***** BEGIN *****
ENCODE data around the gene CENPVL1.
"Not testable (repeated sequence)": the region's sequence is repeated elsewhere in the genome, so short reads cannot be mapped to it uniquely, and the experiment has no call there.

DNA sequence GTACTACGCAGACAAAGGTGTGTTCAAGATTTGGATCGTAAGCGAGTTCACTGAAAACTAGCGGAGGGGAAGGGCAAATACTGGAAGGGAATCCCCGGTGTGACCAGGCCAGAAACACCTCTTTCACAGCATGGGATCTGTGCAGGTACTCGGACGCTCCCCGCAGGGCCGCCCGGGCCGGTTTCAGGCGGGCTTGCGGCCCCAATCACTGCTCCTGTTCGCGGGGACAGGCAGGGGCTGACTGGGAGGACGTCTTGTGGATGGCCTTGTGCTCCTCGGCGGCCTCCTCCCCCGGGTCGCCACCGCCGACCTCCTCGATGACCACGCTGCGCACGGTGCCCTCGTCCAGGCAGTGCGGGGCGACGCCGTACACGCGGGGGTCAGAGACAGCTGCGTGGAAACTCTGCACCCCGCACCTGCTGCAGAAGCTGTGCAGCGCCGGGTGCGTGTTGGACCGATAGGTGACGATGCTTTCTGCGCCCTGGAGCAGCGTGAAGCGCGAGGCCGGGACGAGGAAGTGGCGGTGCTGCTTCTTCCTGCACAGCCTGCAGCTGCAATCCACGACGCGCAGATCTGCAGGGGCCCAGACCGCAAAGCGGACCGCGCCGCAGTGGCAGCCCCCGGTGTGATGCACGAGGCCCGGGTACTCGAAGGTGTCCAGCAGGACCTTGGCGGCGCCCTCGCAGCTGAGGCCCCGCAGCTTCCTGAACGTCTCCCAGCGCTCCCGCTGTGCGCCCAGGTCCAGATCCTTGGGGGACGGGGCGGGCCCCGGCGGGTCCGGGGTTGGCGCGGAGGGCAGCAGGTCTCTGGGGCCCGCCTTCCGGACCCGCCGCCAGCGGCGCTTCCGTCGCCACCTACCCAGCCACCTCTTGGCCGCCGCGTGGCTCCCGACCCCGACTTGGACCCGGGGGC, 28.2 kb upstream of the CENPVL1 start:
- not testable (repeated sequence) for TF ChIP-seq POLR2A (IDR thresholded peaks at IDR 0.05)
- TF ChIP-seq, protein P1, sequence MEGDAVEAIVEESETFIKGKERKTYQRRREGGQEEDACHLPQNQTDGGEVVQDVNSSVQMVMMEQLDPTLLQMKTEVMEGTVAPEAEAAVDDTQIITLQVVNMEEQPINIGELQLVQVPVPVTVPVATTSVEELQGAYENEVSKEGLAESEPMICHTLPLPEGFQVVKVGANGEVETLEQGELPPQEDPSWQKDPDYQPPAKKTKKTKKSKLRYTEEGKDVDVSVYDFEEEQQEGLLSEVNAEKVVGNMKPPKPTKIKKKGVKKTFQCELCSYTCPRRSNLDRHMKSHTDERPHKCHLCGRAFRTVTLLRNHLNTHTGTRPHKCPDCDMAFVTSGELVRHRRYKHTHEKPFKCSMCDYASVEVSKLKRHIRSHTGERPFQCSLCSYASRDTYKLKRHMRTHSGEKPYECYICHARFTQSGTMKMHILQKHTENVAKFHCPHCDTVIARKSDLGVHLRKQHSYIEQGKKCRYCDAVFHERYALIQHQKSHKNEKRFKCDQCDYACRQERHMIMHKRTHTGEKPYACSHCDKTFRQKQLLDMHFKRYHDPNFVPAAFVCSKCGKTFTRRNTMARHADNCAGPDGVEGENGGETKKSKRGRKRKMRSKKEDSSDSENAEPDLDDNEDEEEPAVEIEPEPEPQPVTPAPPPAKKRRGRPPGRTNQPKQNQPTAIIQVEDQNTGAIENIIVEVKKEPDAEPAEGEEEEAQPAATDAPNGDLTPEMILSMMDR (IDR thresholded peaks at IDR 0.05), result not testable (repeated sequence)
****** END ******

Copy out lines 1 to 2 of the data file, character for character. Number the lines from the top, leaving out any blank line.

ENCODE data around the gene CENPVL1.
"Not testable (repeated sequence)": the region's sequence is repeated elsewhere in the genome, so short reads cannot be mapped to it uniquely, and the experiment has no call there.